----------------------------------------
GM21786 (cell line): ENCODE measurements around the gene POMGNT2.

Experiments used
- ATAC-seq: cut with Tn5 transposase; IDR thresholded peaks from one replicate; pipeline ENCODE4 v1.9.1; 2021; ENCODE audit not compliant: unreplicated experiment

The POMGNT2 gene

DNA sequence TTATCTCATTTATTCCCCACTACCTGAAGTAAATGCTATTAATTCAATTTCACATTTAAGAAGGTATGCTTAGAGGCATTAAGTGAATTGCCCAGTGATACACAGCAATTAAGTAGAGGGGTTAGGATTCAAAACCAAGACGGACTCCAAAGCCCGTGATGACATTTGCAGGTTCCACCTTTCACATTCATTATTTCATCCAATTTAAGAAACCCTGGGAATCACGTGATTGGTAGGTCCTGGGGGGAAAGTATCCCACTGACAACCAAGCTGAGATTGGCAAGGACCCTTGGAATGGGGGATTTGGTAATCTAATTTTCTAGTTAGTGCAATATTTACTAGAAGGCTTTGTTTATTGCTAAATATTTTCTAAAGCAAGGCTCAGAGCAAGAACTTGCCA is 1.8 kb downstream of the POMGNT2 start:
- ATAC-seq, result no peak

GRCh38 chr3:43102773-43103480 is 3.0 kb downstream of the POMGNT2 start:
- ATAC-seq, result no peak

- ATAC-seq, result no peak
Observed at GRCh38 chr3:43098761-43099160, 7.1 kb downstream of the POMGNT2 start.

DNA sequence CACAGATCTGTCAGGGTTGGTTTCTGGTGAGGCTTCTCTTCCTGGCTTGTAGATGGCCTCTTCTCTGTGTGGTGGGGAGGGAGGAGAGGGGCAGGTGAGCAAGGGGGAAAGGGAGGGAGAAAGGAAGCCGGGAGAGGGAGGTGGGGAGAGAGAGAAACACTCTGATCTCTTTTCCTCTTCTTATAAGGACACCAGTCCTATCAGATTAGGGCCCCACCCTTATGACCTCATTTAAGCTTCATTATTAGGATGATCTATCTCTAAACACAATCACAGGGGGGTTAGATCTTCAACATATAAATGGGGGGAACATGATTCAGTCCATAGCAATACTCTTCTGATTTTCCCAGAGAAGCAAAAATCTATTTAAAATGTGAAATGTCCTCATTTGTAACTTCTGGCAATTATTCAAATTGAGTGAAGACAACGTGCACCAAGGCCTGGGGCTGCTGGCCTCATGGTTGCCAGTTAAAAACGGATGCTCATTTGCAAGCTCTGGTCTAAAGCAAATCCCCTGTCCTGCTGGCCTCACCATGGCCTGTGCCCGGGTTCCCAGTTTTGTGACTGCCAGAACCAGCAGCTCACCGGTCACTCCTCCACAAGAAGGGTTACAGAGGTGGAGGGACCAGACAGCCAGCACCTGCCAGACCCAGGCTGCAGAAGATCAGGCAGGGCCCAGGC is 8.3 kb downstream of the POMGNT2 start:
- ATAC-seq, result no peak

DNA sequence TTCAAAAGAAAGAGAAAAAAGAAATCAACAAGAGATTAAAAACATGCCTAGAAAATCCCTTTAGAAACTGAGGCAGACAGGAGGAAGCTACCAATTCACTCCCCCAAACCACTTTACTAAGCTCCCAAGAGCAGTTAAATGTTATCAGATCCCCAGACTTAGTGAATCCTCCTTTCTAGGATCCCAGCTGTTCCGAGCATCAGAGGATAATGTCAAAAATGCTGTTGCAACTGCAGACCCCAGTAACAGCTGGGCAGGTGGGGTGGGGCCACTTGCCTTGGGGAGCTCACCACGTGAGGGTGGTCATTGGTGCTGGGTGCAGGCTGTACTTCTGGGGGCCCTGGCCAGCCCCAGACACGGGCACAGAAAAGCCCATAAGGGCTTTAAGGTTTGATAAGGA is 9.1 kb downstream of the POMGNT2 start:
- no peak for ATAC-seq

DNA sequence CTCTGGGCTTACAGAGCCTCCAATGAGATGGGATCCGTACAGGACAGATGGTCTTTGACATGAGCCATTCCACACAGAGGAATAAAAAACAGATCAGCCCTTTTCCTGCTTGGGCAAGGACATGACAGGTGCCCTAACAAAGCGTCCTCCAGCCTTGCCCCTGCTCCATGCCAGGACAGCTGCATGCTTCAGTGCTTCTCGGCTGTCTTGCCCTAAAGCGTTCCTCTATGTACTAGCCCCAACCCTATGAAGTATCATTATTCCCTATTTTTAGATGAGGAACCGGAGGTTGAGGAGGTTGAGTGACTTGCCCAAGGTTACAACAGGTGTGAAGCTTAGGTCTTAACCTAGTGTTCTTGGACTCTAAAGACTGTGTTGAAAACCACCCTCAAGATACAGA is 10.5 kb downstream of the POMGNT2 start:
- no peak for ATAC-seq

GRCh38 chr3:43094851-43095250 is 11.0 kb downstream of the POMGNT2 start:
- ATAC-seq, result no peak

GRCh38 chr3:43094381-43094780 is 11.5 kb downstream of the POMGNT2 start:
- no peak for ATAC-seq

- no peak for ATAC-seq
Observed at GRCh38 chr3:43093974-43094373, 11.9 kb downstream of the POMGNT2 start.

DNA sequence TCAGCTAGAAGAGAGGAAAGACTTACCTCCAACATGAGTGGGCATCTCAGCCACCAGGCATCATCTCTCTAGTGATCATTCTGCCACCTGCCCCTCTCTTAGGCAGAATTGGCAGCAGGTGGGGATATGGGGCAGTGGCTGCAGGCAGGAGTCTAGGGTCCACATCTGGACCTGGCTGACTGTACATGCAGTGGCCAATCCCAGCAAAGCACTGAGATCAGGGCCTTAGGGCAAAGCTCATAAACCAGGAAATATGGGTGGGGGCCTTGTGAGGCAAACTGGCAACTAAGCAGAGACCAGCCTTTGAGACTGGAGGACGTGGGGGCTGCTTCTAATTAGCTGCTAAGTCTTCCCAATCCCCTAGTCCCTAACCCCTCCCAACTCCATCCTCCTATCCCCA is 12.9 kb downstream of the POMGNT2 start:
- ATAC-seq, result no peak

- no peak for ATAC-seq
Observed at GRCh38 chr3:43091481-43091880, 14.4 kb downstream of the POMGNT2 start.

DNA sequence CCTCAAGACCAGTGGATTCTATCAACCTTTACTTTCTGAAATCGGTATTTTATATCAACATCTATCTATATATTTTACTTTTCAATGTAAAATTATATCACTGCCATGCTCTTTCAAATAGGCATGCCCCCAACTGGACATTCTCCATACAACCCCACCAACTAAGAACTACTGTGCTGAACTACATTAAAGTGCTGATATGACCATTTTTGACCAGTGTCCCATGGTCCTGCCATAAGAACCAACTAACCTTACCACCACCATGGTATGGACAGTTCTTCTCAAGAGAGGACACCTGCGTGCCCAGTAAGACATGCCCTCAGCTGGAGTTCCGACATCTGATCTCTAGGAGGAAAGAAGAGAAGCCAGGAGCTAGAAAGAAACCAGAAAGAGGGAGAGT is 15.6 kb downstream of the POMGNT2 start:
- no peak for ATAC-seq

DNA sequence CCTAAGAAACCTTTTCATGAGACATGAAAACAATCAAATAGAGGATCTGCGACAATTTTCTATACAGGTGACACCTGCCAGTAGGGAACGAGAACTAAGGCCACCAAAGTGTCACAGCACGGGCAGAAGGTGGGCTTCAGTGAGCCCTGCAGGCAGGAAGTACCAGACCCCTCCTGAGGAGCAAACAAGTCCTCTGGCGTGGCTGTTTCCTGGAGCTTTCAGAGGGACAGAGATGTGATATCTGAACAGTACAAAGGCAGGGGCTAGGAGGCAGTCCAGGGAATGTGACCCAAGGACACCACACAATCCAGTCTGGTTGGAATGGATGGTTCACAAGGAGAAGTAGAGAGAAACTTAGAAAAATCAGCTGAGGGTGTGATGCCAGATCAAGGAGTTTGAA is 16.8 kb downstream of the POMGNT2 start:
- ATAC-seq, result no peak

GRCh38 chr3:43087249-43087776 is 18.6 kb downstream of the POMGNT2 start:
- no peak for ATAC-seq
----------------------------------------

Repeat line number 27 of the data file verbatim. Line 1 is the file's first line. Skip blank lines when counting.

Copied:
DNA sequence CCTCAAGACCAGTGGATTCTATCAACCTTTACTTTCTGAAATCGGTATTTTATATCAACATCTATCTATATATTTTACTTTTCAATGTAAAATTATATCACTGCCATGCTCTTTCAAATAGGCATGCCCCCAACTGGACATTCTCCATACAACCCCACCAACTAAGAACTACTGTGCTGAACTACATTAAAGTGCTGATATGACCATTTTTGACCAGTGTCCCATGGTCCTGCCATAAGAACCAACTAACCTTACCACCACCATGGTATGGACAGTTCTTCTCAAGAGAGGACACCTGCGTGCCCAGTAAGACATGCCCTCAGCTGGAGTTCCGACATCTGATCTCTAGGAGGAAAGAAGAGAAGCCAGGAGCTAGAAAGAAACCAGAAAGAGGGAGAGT is 15.6 kb downstream of the POMGNT2 start: